Fruitvale Station recounts the last day of Oscar Grant’s life. It is a compilation of daily routine that leads to a heartbreaking end. It is an inspiring reminder of basic human decency. It challenges your views on how to treat strangers when fear triumphs over kindness.
Oscar (Michael B. Jordan) is a former drug dealer who was shot by a transit police officer on New Year’s Day of 2009. This fatal moment was seen at the start of Fruitvale Station via a cellphone video. Then the movie transitions to the day before and follows Oscar’s last full day.
Fruitvale Station shows Oscar doing his errands. It shows how he handles his unemployment and his family that is composed of his girlfriend Sophina (Melonie Diaz), his daughter Tatiana (Ariana Neal) and his mother Wanda (Octavia Spencer).
Oscar is far from being a perfect guy. But he listens to the advices given by his mother, helps strangers, and cares for a dying dog. He is just a young man trying to live his life the best way he can in the circumstances he faces daily.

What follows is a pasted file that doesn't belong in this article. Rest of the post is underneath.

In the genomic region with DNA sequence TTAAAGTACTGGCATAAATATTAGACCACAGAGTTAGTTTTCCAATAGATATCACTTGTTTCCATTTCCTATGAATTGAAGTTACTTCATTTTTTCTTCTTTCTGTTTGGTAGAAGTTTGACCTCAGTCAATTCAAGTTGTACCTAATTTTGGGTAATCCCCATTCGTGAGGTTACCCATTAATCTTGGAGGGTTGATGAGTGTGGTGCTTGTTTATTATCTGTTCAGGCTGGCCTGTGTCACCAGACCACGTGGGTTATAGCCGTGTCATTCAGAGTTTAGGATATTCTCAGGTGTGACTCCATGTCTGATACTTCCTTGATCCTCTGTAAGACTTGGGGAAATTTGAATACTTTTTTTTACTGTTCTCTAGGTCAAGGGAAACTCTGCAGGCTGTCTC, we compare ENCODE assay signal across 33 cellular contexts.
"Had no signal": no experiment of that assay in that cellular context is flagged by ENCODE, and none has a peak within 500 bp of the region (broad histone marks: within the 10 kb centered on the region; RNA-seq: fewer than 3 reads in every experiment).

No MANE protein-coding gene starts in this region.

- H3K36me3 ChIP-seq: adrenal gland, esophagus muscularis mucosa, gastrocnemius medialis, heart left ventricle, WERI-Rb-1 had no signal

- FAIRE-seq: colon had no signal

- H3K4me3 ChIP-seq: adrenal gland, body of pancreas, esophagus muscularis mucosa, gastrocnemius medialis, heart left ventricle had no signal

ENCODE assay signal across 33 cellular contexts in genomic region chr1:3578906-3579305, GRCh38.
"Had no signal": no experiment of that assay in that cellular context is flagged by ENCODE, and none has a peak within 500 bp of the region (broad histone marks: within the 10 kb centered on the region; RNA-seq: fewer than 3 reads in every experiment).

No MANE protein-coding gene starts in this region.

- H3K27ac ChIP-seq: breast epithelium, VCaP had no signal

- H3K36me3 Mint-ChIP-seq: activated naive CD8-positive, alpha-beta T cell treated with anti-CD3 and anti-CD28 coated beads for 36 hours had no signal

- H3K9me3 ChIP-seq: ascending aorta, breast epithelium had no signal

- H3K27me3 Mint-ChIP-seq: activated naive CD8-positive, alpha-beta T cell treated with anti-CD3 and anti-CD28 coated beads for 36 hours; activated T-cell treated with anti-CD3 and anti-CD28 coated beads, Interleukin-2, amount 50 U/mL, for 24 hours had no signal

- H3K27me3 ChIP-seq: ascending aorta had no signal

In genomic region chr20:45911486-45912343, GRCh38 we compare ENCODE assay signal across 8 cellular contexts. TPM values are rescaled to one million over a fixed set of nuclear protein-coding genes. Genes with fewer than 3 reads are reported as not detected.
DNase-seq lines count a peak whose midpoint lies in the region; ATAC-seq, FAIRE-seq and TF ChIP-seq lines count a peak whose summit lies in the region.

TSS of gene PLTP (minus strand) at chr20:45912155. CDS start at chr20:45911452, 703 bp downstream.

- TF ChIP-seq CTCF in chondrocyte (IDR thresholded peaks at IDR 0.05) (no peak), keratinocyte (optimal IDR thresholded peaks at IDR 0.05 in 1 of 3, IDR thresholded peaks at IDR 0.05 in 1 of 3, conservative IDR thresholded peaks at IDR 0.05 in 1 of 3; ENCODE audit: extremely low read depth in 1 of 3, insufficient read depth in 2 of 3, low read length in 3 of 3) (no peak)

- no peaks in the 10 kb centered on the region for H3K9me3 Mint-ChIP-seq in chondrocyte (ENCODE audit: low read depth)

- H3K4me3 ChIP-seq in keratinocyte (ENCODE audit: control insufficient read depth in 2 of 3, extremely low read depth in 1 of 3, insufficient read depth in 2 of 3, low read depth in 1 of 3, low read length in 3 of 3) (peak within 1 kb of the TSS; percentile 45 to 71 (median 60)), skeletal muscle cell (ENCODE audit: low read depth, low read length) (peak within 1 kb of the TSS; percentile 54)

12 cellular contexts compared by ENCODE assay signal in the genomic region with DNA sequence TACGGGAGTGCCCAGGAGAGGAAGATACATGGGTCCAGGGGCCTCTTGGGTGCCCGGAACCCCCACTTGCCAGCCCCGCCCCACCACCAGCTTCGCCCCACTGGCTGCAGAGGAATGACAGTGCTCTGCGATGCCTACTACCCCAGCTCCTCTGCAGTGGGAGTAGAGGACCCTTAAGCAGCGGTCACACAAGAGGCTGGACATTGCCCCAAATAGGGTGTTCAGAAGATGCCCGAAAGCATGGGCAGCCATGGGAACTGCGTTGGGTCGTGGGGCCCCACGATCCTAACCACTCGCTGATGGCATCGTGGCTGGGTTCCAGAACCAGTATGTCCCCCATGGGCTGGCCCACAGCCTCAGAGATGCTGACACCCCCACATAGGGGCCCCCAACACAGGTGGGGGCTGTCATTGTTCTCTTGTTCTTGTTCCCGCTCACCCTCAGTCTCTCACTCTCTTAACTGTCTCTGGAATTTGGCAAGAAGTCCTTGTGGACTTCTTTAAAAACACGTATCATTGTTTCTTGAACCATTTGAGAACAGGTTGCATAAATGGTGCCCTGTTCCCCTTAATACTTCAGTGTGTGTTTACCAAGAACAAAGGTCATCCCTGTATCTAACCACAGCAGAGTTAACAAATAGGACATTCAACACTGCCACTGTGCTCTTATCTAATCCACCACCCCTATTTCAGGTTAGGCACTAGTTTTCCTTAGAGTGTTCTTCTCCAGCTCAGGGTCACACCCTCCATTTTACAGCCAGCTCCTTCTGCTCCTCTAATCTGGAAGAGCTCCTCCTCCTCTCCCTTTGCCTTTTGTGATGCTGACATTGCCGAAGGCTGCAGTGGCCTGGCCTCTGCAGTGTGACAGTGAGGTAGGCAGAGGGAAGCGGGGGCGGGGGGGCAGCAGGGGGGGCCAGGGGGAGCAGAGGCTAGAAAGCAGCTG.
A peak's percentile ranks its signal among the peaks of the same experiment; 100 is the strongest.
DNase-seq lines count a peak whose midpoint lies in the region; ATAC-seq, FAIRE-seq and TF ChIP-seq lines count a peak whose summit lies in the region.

Jordan carries Fruitvale Station on his shoulders and he manages to do it well. His performance feels natural. He looks like a thug with his proud posture but it is opposed by his smile and intelligent eyes. Writer-director Ryan Coogler captures Jordan’s great performance with smooth camera work as he shows Oscar’s constant text messaging on screen.
Coogler makes the movie with racial trues but also incorporates it with basic human natures. It is a constant struggle for Oscar until the end. You will be appalled by his death in the end. Fruitvale Station is rated R by the Motion Picture Association of America due to language, drug use and violence. That means viewers under 17 must be accompanied by a parent or guardian to watch it.